ANN ARBOR, Aug 2 — A new study finds that a new baby doesn’t just affect a mom’s sex drive, but her partner’s as well.
While prior studies on sex after childbirth have often focused on female reproductive biology, such as how hormonal changes during pregnancy and breastfeeding can affect sexual desire, this one sheds some light on what’s happening with her partner.
Dr Sari van Anders of the University of Michigan in Ann Arbor and her colleagues designed a study to examine postpartum sexuality as a social and relational process, focusing on co-parents.
A total of 114 partners (95 men, 18 women, 1 unspecified) completed an online questionnaire about their sexuality during the three months following their youngest child’s birth.
The researchers found that partners experience similar shifts in sexuality, including highs and lows. Low desire in partners was largely influenced by factors related to caring for a new baby — such as sleepless nights and stress — rather than the fact the birth mother just wasn’t all that interested.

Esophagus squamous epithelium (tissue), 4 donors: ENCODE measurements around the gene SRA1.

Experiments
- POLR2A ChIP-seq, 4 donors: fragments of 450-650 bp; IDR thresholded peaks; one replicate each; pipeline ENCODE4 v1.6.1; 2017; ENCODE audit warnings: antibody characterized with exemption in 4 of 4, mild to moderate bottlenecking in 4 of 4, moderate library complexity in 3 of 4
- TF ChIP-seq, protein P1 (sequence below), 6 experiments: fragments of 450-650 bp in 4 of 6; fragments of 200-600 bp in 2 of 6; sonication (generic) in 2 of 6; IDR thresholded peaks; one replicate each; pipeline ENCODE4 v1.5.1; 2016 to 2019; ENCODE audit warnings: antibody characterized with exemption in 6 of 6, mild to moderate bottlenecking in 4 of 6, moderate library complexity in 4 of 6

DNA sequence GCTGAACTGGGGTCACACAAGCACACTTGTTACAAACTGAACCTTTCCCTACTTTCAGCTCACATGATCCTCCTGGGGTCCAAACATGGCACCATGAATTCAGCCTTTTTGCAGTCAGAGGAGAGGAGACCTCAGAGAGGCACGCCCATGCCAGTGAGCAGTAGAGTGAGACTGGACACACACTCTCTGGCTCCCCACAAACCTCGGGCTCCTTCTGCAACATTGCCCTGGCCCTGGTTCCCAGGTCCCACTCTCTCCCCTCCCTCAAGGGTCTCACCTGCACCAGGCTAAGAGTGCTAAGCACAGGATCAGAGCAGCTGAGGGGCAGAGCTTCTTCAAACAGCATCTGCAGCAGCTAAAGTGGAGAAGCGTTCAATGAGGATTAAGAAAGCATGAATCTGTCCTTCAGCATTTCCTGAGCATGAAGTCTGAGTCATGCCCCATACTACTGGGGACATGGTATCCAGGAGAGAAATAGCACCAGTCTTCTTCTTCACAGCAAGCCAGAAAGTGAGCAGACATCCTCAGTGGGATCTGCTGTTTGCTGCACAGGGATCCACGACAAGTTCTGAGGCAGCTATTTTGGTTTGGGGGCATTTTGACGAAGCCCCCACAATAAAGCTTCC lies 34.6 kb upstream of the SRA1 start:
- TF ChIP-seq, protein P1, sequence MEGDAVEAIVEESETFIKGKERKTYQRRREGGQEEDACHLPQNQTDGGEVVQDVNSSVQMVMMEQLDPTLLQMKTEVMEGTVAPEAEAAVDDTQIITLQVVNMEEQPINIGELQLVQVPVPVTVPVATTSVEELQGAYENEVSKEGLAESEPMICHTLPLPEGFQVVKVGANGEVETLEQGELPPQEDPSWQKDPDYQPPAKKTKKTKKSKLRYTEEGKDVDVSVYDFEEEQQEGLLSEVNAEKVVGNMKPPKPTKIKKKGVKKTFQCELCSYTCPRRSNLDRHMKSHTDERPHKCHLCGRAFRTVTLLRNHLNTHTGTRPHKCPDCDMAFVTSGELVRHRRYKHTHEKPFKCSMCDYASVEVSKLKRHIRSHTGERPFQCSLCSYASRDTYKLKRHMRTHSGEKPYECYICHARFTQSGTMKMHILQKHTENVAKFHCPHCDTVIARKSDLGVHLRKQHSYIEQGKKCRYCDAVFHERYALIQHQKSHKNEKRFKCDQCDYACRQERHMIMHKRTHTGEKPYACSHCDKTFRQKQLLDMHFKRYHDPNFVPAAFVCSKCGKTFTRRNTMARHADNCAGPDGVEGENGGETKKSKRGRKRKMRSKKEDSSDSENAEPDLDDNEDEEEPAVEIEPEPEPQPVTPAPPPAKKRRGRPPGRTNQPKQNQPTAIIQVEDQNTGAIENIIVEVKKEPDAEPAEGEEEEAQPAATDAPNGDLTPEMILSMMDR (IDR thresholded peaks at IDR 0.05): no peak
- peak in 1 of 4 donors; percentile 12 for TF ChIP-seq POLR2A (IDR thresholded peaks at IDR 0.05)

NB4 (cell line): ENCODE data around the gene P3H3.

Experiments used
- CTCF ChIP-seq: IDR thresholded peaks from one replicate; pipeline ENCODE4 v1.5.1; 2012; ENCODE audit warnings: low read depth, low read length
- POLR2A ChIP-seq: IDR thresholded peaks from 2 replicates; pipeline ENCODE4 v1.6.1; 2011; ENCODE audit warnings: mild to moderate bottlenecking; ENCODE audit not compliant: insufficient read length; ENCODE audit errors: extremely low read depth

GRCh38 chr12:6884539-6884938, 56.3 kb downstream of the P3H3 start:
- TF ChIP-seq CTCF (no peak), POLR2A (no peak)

“Our findings help to clarify how co-parents experience sexuality in myriad ways that are contextualised within partner and parenting relationships,” said Dr van Anders.
The findings, announced yesterday, are published in a recent issue of The Journal of Sexual Medicine.
Prior research has found that nature regulates testosterone levels as a man becomes a new dad. While men with high testosterone are most likely to find a mate, the hormone levels plunges when he becomes a dad who is involved with his kids. That study, conducted by researchers at Northwestern University in the US, was published in 2011 in the journal Proceedings of the National Academy of Sciences. — AFP/Relaxnews